image

     

    “I am not lost, for I know where I am. But however, where I am may be lost.” Winnie the Pooh







  • scigibscigib Posts: 51

    I have planted 5. They are growing v well. My allotment neighbour has a line of 5 as well and his thrive on neglect. They are dramatic plants and he has harvested his crowns this year and he said the were amazing. He uses straw to cover in the winter he puts round a temp wall and fills the space up.

  • Zoomer44Zoomer44 Posts: 3,155

    I've 6 plants which survived winter but not all grown fruit this yr. One was ready to crop late June. I picked when they were just slightly bigger then golf ball size. I'm leaving what is left to flower.

     

    They were still very tender inside after steaming and the centre wasn't really hairy but tender green. A sharp knife is needed  to top and tail before cooking and scissors to snip the tips.

    I'd advise to pick when small.

  • I used to grow them and waited until the heads were about the size of a grapefruit!  The way we used to cook & eat them is as follows:-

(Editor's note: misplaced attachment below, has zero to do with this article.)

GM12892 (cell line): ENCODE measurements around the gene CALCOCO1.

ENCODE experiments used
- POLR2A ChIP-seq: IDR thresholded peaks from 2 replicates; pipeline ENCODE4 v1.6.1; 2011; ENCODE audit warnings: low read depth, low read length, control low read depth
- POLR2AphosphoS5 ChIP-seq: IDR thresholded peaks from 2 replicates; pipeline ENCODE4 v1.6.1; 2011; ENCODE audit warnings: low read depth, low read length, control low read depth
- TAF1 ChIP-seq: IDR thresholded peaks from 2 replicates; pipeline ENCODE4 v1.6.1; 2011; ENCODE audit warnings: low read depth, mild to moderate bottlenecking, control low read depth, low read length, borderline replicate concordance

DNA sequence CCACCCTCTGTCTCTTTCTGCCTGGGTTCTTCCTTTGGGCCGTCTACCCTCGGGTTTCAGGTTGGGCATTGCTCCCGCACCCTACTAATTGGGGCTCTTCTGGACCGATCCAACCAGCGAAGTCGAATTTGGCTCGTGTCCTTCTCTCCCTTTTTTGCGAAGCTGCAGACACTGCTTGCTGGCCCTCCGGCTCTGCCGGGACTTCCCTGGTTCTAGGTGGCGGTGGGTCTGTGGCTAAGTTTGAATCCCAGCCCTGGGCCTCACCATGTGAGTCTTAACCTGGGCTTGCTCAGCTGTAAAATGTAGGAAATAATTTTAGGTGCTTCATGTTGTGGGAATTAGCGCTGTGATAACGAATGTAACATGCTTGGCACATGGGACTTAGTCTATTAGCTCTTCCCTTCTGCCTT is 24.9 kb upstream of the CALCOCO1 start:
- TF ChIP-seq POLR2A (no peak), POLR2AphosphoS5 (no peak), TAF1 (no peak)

Trim off the first few outer "petals", cut off the stem at the base of the "head" and boil the whole heads in slightly salted water with a dash of lemon juice.  Need a huge saucepan!  You can tell when they're ready when you can easily push the sharp end of a paring knife into the base of the stem. Remove from the pan and leave the cooked artichokes upside down to drain for a little while.

    Eating them is a bit messy - I have some plates which are designed to cope with it all - you pull off each "petal" and dip it into melted seasoned butter before scraping the fleshy part off between your teeth.  The plates have a small shallow "well" for the melted butter, and the edge of the plate looks like petals, so you put the scraped ones there.  Continue scraping/eating until you get to the "choke", which you discard.  The best part of the whole artichoke is the middle bit below the choke - called the "heart" - cut this into smallish pieces & enjoy!

    My D has fond memories of eating them as a child and was disappointed when she and her children visited the UK again this year because she wanted my grandchildren to try them and I don't grow them any more - neither could I find any to buy anywhere.